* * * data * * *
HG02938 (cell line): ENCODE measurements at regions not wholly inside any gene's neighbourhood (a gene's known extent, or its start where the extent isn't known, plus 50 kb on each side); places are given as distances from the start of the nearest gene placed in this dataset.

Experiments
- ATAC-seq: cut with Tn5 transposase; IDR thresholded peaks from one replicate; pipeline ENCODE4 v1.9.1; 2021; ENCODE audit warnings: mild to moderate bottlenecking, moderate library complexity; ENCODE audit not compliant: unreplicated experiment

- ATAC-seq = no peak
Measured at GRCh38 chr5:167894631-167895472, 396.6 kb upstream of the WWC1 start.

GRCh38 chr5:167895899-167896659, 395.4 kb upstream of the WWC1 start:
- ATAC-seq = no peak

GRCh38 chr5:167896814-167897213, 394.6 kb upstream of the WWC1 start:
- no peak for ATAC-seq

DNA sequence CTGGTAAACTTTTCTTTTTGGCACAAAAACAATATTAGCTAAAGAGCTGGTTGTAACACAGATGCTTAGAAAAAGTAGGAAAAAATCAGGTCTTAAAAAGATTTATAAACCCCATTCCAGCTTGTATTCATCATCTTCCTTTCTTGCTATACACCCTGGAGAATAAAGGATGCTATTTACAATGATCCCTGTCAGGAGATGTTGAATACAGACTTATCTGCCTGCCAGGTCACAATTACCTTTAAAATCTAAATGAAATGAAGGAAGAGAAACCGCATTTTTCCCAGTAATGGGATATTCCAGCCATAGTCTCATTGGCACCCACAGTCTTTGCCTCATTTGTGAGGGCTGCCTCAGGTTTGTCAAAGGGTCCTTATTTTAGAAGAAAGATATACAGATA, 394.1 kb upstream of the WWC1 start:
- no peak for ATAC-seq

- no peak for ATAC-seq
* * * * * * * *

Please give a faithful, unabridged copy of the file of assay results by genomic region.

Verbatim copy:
HG02938 (cell line): ENCODE measurements at regions not wholly inside any gene's neighbourhood (a gene's known extent, or its start where the extent isn't known, plus 50 kb on each side); places are given as distances from the start of the nearest gene placed in this dataset.

Experiments
- ATAC-seq: cut with Tn5 transposase; IDR thresholded peaks from one replicate; pipeline ENCODE4 v1.9.1; 2021; ENCODE audit warnings: mild to moderate bottlenecking, moderate library complexity; ENCODE audit not compliant: unreplicated experiment

- ATAC-seq = no peak
Measured at GRCh38 chr5:167894631-167895472, 396.6 kb upstream of the WWC1 start.

GRCh38 chr5:167895899-167896659, 395.4 kb upstream of the WWC1 start:
- ATAC-seq = no peak

GRCh38 chr5:167896814-167897213, 394.6 kb upstream of the WWC1 start:
- no peak for ATAC-seq

DNA sequence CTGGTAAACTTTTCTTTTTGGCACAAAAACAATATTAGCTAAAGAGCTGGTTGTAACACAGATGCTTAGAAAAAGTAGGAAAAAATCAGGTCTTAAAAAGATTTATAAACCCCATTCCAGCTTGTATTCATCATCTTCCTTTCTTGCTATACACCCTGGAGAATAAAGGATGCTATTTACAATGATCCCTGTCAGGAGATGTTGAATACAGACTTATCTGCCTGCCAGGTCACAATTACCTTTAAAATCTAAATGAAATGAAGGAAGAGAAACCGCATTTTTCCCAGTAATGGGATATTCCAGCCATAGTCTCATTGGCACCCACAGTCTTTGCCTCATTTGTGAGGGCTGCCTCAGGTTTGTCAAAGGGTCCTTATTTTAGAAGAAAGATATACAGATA, 394.1 kb upstream of the WWC1 start:
- no peak for ATAC-seq

- no peak for ATAC-seq